The Competition and Consumer Act ("CCA") deals with the way product recalls are handled in Australia. Most suppliers often initiate the recall of dangerous products themselves, getting ahead of that potentially dangerous curve and poor publicity. However, in some cases, recall notices are not issued by the suppliers, and instead the Australian Competition and Consumer Commission ("ACCC") can recommend to the Minister that a compulsory recall be initiated.

On 13 July 2017 a man in NSW was tragically killed as a result of his faulty airbag. This sparked urgent investigations by the ACCC which found that the affected Takata airbags were degrading over time, misdeploying and firing metal shards (similar to shrapnel) towards the occupants of the vehicles.

Following the findings of the ACCC investigations, on 27 February 2018 a compulsory recall was initiated for all vehicles with defective Takata airbags.

The compulsory recall required suppliers to account for all affected vehicles (100%) by 31 December 2020 (unless the ACCC had otherwise agreed to an extension).

With an estimated 100 million vehicles affected worldwide, the recall on Takata airbags was one of the largest recalls of its sort in the world, and the most significant compulsory recall in Australia's history; with some 4 million affected vehicles in Australia alone. This was not an issue confined to a handful of car manufacturers; instead, nearly all manufacturers were affected.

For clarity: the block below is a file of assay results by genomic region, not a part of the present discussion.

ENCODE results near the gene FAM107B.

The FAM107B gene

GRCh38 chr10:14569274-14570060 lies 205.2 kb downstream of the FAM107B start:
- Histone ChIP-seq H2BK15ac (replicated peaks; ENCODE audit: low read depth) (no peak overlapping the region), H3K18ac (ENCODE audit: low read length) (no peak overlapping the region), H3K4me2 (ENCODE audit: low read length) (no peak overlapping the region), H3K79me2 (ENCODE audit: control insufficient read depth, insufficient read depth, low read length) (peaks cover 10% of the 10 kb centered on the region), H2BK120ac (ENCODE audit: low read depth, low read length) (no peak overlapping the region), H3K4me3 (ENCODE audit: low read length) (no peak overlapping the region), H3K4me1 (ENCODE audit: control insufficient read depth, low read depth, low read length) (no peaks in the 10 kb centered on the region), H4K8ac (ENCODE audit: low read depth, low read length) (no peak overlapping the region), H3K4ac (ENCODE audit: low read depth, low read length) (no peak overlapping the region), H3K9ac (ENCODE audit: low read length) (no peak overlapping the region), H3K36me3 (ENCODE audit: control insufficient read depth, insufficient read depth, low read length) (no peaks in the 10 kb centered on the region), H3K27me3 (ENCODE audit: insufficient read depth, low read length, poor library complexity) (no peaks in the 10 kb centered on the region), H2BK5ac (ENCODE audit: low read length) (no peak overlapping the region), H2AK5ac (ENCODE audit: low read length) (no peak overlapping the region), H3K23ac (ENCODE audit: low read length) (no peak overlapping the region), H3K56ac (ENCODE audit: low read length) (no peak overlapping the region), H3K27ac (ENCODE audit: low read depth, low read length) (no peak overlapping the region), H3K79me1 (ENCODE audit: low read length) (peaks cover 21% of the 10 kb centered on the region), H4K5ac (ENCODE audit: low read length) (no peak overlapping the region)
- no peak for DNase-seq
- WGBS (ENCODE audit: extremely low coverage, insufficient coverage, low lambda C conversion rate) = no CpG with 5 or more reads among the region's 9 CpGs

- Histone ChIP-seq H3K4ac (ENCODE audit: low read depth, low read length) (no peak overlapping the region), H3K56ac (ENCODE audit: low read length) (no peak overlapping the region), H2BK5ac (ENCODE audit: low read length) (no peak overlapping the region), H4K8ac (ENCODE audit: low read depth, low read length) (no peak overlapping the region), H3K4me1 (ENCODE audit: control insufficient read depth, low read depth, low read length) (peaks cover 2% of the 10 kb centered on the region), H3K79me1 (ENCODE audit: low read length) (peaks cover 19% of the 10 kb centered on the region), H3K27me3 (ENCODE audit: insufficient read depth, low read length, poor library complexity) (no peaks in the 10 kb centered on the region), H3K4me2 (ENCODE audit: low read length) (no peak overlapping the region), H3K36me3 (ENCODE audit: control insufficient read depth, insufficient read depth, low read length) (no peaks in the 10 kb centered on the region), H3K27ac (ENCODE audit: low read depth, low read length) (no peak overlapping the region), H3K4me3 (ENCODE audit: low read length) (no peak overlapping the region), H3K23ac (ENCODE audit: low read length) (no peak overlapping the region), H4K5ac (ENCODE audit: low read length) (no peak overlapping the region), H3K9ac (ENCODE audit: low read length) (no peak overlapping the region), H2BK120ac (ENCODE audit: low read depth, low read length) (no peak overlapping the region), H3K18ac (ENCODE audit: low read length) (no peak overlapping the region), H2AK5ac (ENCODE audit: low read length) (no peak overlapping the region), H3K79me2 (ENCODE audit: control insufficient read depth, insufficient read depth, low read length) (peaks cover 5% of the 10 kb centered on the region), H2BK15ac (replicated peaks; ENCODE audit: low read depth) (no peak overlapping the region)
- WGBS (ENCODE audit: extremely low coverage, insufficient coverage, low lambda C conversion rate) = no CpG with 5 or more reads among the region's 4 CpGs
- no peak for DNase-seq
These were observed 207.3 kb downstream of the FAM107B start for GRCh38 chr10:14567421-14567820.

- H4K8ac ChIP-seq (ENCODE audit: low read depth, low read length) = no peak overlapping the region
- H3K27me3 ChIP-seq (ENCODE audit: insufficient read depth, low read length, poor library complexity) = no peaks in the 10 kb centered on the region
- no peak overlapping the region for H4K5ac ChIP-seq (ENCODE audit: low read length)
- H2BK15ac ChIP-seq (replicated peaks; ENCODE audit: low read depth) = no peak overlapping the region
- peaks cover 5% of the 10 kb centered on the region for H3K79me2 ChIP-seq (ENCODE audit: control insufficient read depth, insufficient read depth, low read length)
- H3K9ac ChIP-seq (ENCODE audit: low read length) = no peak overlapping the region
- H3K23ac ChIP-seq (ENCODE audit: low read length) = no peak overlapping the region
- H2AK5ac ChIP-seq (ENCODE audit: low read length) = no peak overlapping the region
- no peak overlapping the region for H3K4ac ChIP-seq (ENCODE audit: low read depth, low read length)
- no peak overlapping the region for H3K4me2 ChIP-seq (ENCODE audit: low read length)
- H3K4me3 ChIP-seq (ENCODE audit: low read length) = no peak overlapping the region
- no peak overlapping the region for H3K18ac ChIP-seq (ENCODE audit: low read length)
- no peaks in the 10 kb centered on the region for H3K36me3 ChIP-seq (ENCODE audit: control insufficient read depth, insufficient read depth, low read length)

Since the recall was initiated, more than 3.7 million vehicles have been repaired in order to replace the defective airbags. During that time, and despite the recalls being made injuries have occurred.

Globally, these Takata airbags have been associated with over 350 serious injuries and 33 deaths. This includes one death in Sydney in July 2017 (mentioned above) and one serious injury in Darwin in April 2017. Two injuries were also reported following an accident in Sydney in August 2020.

With most vehicles now repaired (except 0.002% as reported by the ACCC), it is unlikely that many further injuries will be seen in Australia resulting from these faults in airbags. Motorists can check whether or not their airbags are affected by visiting

However, any injuries which have occurred either before or during the recall period, may be compensable. This means that anyone injured as a result of the faulty airbags may be entitled to compensation. Strict time limits may apply, and you should seek legal advice as soon as possible.

At Kells we have expertise in claims involving product liability claim and injuries caused by faulty products. We can also help you by providing advice "no win, no fee". If you have been injured due to a defective product, contact our office today.

The content of this article is intended to provide a general guide to the subject matter. Specialist advice should be sought about your specific circumstances.